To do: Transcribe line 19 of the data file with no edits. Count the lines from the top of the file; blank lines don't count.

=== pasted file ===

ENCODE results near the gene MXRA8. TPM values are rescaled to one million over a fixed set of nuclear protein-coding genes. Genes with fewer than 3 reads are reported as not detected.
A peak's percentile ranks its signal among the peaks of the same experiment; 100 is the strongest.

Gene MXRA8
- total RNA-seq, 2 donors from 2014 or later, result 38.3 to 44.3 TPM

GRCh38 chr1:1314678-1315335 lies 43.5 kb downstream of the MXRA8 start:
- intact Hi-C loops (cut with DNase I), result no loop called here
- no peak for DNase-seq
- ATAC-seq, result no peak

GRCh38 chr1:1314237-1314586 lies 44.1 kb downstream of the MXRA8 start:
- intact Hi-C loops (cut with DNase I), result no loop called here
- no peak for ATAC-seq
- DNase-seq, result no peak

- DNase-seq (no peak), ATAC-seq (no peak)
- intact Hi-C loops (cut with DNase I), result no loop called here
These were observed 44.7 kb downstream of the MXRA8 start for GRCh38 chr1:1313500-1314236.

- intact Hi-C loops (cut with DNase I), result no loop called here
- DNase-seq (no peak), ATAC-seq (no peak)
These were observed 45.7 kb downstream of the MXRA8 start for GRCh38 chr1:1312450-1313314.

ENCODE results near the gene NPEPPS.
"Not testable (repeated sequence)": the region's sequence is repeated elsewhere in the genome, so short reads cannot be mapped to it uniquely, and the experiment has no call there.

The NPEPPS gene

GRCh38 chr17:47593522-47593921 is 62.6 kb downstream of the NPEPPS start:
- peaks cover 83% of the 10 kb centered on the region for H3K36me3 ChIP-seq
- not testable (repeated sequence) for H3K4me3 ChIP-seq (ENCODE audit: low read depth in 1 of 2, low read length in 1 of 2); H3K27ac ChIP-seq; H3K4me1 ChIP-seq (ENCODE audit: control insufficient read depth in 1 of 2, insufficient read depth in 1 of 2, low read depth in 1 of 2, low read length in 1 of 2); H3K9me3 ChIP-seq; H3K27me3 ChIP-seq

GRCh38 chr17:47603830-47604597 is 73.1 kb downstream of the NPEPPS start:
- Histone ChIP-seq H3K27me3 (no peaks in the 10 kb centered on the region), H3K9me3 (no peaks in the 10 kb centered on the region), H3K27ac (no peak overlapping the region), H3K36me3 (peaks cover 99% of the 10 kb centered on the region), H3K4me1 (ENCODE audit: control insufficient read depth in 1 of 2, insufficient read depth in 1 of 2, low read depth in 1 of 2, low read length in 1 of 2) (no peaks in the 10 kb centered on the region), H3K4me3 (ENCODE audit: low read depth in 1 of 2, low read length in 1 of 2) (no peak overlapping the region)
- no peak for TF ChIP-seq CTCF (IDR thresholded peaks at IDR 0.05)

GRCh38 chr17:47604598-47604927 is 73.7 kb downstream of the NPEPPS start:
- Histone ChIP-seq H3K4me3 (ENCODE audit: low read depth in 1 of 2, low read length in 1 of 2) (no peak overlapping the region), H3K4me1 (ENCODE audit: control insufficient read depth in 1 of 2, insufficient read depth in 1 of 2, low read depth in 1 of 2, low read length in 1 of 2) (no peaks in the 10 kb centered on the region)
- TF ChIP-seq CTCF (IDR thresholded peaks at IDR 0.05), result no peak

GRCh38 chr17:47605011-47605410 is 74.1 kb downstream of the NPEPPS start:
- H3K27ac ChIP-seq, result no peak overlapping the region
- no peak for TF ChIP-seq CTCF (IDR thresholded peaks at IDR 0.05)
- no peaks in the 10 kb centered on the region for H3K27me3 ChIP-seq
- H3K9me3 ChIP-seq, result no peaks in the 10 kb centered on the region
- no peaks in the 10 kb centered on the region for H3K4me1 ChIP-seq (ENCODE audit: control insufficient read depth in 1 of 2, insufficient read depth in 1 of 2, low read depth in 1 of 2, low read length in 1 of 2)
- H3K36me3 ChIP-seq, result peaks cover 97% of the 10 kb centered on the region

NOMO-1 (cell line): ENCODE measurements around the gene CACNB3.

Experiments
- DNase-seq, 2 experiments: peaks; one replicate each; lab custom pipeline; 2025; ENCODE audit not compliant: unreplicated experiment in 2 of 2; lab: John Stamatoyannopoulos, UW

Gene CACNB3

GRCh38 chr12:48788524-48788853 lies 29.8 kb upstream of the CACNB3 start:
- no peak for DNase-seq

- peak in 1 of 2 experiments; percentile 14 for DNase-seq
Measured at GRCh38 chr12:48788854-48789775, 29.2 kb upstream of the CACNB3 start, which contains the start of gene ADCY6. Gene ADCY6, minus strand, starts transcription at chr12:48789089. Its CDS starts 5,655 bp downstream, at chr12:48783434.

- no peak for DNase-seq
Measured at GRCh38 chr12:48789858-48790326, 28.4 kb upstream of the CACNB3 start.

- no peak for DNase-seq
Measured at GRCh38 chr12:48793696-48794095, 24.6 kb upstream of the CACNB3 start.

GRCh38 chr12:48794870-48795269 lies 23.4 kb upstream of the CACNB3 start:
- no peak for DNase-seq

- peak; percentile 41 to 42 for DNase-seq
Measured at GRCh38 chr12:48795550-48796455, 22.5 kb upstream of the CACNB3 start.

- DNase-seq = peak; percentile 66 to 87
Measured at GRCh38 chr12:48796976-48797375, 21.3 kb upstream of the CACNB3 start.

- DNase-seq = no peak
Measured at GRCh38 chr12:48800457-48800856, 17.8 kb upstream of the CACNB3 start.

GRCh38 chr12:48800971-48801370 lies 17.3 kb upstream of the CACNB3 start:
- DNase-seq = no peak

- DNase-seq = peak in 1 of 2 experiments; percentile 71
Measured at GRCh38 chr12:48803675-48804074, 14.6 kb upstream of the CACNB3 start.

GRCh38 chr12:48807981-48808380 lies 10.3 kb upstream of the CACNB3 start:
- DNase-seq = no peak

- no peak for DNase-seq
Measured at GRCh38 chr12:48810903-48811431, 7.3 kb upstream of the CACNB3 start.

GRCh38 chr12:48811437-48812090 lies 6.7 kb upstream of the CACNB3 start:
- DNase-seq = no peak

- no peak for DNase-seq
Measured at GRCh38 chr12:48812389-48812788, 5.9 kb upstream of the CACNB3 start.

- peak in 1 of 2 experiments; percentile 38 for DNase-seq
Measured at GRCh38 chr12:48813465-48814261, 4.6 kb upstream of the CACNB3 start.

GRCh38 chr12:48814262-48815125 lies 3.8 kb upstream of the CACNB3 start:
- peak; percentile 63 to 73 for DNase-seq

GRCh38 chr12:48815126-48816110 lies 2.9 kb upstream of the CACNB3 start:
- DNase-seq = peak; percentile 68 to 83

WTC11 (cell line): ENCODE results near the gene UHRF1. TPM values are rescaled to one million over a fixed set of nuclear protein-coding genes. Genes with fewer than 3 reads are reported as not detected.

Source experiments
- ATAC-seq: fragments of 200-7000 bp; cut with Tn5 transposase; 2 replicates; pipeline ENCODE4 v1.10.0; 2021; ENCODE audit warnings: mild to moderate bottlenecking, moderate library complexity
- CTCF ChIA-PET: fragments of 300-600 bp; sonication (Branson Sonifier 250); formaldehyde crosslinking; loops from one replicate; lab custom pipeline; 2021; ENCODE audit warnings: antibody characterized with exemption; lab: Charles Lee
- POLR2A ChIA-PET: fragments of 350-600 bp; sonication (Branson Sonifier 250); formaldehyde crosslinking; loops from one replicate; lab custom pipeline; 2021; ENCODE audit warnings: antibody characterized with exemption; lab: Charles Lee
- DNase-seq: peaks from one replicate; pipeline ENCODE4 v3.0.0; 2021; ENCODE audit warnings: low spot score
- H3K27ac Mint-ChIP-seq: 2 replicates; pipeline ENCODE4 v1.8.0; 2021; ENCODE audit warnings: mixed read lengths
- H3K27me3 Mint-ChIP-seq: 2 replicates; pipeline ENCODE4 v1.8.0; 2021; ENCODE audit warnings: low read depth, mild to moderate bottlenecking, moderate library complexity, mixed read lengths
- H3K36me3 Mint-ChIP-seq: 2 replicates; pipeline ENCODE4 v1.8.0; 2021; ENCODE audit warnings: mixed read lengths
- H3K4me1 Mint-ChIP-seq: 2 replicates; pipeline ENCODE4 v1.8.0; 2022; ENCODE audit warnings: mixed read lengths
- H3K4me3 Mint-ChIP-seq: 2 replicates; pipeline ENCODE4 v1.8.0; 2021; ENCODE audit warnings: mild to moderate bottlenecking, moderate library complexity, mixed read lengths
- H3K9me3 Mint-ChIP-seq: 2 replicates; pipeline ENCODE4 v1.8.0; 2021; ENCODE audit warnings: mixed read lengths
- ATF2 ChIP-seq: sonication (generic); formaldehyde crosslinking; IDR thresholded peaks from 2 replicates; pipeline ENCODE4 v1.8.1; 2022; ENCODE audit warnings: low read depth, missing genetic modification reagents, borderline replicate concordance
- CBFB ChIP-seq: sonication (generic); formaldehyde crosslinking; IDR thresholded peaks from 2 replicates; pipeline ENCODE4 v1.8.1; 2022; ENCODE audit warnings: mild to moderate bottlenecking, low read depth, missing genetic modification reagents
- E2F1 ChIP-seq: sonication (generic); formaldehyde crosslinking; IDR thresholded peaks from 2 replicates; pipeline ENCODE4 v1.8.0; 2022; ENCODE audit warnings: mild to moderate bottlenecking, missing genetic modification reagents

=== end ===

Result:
ENCODE results near the gene NPEPPS.